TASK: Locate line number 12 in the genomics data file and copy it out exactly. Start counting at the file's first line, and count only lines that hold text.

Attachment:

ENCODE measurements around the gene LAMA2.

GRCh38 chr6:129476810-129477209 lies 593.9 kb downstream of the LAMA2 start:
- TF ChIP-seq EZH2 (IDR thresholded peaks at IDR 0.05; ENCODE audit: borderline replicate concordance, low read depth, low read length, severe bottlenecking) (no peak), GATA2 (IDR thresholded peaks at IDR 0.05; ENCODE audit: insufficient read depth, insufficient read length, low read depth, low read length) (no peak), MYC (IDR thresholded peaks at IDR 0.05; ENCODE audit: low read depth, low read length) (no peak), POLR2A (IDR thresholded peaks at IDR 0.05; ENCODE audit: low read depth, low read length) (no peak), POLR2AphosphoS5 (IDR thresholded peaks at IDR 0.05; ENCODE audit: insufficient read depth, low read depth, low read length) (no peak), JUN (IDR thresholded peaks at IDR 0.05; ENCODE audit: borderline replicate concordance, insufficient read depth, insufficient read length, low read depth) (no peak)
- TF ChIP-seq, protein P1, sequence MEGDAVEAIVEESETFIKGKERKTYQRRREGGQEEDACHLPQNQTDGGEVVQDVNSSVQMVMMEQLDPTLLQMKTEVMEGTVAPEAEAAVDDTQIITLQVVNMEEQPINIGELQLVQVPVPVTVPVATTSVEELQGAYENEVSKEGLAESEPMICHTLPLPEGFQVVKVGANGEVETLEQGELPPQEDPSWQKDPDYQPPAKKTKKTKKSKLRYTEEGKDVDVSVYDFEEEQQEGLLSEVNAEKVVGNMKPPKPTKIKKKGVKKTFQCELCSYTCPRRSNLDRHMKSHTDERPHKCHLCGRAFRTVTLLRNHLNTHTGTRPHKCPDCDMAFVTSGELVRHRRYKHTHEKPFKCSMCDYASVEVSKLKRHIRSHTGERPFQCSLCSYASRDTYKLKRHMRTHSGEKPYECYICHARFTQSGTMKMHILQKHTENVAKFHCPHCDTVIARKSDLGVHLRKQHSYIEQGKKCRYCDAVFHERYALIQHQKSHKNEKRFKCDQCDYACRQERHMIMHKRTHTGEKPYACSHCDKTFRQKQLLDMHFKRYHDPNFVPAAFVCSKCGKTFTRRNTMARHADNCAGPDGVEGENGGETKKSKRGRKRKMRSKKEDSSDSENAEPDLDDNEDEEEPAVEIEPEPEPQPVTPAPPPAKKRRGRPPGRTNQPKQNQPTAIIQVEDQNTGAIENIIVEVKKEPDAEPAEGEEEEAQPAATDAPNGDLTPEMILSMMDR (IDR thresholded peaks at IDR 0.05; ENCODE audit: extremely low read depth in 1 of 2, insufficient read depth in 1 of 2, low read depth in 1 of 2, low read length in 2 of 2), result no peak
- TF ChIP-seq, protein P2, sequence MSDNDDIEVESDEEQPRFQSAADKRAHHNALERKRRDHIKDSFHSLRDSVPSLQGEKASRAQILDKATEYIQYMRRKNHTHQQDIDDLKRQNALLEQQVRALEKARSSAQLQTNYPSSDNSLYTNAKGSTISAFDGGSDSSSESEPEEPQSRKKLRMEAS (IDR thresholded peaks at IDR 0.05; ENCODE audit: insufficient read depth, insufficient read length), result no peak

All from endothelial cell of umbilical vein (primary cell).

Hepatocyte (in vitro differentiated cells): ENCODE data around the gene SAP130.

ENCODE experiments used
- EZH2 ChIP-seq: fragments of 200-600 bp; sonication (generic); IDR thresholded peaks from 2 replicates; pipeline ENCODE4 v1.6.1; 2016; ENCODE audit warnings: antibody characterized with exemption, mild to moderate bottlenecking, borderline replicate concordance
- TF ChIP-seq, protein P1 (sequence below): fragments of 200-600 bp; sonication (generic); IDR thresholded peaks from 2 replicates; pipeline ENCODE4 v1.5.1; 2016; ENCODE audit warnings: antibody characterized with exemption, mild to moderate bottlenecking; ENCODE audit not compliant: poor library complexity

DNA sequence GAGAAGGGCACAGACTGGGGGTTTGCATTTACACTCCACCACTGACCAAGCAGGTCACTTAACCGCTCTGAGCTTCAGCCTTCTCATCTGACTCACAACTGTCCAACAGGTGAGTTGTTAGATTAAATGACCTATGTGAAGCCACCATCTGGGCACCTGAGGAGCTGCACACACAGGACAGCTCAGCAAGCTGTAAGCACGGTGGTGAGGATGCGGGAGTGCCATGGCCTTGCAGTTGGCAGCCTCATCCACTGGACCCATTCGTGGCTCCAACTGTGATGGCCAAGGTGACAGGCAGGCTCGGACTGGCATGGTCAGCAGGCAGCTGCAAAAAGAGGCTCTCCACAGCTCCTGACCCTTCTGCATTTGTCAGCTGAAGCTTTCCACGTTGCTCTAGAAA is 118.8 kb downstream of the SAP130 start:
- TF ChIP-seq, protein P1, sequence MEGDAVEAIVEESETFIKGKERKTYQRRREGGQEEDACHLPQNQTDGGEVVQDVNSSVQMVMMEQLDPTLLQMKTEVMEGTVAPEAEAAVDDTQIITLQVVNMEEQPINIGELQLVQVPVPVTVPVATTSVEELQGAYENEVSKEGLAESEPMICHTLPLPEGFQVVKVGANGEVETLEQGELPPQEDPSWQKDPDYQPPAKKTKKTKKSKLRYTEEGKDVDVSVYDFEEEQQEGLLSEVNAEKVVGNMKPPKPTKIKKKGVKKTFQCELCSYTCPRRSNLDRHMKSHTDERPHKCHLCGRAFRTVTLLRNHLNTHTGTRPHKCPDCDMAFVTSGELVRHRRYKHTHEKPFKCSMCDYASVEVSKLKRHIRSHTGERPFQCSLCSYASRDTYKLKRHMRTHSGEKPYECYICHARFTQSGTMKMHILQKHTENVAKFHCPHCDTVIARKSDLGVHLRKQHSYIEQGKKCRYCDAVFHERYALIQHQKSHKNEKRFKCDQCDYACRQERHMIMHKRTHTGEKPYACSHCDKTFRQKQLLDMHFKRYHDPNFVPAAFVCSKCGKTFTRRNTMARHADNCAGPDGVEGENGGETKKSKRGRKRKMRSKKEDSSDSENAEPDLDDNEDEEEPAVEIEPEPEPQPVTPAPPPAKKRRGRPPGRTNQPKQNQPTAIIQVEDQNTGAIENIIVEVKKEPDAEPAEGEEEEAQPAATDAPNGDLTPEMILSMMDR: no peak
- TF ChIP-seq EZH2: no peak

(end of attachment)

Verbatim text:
- TF ChIP-seq, protein P1, sequence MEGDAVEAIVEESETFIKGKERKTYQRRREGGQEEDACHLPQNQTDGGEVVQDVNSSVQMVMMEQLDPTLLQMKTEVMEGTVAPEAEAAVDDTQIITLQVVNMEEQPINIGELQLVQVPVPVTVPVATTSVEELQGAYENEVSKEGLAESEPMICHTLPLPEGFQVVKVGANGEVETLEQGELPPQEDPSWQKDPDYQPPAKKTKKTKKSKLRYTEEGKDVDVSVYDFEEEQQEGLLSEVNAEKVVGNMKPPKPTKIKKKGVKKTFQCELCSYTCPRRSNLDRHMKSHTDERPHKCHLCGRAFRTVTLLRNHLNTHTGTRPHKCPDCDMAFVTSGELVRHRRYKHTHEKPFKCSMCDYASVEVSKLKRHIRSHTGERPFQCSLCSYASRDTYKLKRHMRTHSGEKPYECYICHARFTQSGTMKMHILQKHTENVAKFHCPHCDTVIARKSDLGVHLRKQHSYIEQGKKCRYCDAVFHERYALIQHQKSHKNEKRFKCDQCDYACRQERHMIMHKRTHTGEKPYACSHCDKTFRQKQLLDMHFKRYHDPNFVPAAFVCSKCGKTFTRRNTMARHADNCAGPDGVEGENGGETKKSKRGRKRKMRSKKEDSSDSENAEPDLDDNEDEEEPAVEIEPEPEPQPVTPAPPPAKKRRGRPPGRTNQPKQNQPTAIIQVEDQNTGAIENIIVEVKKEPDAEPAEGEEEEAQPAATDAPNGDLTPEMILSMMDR: no peak